Tumor secreted extracellular vesicles regulate T-cell costimulation and can be manipulated to induce tumor specific T-cell responses.

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Colorectal Cancer is a major cause of cancer-related deaths worldwide. Immune checkpoint blockade therapies are effective in 30-60% of the microsatellite instable-high subtype. Unfortunately, most colorectal cancer patients (>85%) have microsatellite stable tumors, that do not respond. In this study, we aim to decipher the underlying tumor intrinsic mechanisms critical for improving immunotherapy in colorectal cancer.We used human and mouse tumor samples, cell lines, human colorectal cancer organoids, and various syngeneic orthotopic mouse models of late-stage colorectal cancer to define the effects of tumor cell-secreted extracellular vesicles (EVs) on anti-tumor immune response.Our analyses of human colorectal cancer immune profiles and tumor-immune cell interactions revealed that tumor secreted EVs containing microRNA miR-424 suppressed the CD28-CD80/86 co-stimulatory pathway in tumor-infiltrating T cells and dendritic cells, leading to immune checkpoint blockade resistance. Modified tumor secreted EVs with miR-424 knocked down enhanced T-cell mediated anti-tumor immune response in colorectal cancer tumor models and increased the immune checkpoint blockade response. Intravenous injections of modified tumor secreted EVs induced tumor antigen-specific immune responses and boosted the immune checkpoint blockade efficacy in colorectal cancer models that mimic aggressively progressing late-stage disease.Collectively, we demonstrate a critical role for tumor secreted extracellular vesicles in anti-tumor immune regulation and immunotherapy response, which could be developed as a novel treatment for immune checkpoint blockade resistant colorectal cancer.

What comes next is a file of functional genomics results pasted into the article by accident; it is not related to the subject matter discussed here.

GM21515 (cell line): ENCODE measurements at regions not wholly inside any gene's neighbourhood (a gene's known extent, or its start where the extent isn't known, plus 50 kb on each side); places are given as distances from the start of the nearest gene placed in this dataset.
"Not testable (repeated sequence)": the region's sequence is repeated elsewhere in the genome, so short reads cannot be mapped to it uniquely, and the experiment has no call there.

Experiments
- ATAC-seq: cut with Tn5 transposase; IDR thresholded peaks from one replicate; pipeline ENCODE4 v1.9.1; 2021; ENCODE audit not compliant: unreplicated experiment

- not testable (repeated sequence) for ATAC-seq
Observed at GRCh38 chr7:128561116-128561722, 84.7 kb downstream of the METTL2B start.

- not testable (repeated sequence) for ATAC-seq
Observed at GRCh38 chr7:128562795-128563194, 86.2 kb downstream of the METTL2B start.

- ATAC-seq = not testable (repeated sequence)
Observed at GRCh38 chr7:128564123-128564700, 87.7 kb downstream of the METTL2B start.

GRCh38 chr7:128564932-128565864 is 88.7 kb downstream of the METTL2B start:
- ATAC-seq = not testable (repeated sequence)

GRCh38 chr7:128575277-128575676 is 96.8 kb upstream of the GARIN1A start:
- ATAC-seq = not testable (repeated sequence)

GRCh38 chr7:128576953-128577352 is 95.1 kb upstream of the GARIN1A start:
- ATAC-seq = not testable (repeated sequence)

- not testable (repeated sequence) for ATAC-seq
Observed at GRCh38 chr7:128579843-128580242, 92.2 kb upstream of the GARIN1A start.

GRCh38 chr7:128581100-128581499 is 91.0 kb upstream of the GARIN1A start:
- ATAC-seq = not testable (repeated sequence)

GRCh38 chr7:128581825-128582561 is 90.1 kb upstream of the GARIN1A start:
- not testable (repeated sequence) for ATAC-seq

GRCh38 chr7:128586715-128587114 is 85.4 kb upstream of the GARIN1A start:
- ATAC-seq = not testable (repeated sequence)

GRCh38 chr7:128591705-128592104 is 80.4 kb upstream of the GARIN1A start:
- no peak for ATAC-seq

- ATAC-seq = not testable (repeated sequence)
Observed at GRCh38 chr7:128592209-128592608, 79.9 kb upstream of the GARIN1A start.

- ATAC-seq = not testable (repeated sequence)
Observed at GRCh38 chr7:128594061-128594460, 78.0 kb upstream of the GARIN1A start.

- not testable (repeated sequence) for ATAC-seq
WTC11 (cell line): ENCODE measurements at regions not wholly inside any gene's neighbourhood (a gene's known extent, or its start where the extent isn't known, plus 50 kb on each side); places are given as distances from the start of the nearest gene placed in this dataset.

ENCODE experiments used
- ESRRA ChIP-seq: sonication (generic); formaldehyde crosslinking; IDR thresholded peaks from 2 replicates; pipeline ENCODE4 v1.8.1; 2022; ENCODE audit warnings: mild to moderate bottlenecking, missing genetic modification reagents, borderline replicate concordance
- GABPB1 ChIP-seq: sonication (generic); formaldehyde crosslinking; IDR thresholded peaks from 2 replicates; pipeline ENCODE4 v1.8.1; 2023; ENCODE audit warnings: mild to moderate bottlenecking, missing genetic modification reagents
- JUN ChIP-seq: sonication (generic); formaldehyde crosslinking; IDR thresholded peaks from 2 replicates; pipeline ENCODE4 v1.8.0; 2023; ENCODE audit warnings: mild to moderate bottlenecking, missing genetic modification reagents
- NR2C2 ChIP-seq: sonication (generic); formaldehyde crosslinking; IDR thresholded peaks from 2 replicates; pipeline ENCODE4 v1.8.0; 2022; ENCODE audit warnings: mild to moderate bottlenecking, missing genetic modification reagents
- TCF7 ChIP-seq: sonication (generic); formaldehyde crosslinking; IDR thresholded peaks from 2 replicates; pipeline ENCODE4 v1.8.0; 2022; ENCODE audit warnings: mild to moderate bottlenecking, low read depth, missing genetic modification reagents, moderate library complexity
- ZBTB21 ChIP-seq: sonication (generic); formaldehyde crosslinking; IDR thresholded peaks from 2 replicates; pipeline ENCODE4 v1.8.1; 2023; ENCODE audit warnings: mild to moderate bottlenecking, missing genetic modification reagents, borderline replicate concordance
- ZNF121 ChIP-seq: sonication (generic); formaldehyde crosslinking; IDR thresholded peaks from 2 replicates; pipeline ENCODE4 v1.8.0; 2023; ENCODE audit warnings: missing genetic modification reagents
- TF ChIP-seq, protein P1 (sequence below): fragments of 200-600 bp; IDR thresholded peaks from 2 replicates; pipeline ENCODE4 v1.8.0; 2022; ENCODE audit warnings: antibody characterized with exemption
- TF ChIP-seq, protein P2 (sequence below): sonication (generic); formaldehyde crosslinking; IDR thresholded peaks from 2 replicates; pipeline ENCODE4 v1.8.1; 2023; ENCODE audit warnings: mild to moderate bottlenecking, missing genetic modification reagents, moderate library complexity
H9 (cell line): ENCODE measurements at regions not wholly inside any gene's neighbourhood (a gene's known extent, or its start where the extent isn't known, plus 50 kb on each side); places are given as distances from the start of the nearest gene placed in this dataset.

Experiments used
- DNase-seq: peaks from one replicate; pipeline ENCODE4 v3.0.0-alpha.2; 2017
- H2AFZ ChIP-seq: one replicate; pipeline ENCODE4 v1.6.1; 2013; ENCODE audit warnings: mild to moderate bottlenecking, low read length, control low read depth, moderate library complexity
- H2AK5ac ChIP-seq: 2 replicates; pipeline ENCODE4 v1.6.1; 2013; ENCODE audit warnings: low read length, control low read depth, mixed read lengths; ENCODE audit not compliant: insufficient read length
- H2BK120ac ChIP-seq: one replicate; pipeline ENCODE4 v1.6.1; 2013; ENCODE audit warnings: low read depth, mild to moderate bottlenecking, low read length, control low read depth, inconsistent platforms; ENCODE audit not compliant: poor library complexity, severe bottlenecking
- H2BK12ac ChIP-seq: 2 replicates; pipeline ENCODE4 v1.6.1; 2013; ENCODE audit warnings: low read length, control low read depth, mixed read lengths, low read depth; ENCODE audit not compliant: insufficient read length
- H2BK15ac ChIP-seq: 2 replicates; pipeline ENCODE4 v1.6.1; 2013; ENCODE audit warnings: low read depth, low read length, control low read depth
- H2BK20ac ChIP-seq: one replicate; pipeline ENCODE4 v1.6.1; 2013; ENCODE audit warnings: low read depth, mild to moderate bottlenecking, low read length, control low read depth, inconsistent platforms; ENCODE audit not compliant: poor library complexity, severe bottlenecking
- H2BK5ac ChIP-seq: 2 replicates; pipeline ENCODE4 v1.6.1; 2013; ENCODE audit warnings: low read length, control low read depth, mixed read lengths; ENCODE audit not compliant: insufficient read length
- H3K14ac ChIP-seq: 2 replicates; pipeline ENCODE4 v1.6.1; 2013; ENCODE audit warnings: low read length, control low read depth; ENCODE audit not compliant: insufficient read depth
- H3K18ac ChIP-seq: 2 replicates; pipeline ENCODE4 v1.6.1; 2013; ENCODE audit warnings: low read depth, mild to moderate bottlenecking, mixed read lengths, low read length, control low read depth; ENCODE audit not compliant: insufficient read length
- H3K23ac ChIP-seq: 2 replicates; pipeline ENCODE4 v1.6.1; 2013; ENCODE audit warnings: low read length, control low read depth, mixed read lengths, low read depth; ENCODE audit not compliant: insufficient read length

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Authors: Xianda Zhao, Ce Yuan, Dechen Wangmo, Subbaya Subramanian